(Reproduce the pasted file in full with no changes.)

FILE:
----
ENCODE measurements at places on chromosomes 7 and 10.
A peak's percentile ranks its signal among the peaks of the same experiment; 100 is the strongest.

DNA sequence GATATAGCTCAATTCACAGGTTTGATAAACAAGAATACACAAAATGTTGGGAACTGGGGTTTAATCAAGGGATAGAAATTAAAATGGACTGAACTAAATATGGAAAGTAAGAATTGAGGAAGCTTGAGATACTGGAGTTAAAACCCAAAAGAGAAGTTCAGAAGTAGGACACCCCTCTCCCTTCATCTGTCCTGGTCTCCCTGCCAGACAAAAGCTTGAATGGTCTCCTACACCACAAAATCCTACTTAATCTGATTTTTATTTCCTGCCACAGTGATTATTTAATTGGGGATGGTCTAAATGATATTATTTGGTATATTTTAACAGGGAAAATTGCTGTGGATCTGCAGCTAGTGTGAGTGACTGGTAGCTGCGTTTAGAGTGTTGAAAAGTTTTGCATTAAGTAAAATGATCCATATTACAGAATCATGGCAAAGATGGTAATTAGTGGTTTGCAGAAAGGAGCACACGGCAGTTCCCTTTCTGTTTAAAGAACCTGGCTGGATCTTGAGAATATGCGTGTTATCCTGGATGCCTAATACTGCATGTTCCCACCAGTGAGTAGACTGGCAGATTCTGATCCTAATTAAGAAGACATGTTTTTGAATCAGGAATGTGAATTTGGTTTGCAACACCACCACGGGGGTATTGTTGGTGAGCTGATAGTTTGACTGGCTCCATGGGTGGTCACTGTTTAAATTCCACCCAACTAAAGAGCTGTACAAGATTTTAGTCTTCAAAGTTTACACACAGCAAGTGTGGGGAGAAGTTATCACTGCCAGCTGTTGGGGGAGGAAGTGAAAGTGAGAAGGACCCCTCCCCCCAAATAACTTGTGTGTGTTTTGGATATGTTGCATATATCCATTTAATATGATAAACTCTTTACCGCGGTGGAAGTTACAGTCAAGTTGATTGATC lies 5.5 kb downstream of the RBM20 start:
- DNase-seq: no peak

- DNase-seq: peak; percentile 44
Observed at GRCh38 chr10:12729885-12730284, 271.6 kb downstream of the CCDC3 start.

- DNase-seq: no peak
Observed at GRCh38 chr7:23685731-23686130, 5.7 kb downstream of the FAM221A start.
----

ENCODE measurements at places on chromosomes 7 and 10.
A peak's percentile ranks its signal among the peaks of the same experiment; 100 is the strongest.

DNA sequence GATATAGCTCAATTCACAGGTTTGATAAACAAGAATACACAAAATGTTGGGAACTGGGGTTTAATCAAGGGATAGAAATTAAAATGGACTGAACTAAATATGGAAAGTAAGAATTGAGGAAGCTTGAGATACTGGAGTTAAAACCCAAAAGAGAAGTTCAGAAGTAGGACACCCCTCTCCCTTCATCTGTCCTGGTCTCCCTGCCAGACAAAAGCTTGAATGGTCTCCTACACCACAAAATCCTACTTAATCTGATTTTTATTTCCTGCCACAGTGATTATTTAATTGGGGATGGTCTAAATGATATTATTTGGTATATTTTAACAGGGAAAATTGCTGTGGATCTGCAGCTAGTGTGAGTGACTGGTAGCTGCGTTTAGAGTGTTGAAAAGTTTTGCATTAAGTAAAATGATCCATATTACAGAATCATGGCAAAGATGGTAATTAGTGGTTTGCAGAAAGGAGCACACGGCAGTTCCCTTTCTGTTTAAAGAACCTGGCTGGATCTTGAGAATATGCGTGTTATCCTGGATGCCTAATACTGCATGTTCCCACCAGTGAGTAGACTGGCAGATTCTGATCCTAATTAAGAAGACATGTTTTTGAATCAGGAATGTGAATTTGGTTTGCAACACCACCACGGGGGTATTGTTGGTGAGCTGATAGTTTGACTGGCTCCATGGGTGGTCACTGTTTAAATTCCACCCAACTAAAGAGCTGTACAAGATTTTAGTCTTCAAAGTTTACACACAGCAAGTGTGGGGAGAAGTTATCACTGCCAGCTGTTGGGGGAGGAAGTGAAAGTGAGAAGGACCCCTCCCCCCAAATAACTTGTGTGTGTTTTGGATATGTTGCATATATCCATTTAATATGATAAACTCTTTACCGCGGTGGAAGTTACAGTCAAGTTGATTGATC lies 5.5 kb downstream of the RBM20 start:
- DNase-seq: no peak

- DNase-seq: peak; percentile 44
Observed at GRCh38 chr10:12729885-12730284, 271.6 kb downstream of the CCDC3 start.

- DNase-seq: no peak
Observed at GRCh38 chr7:23685731-23686130, 5.7 kb downstream of the FAM221A start.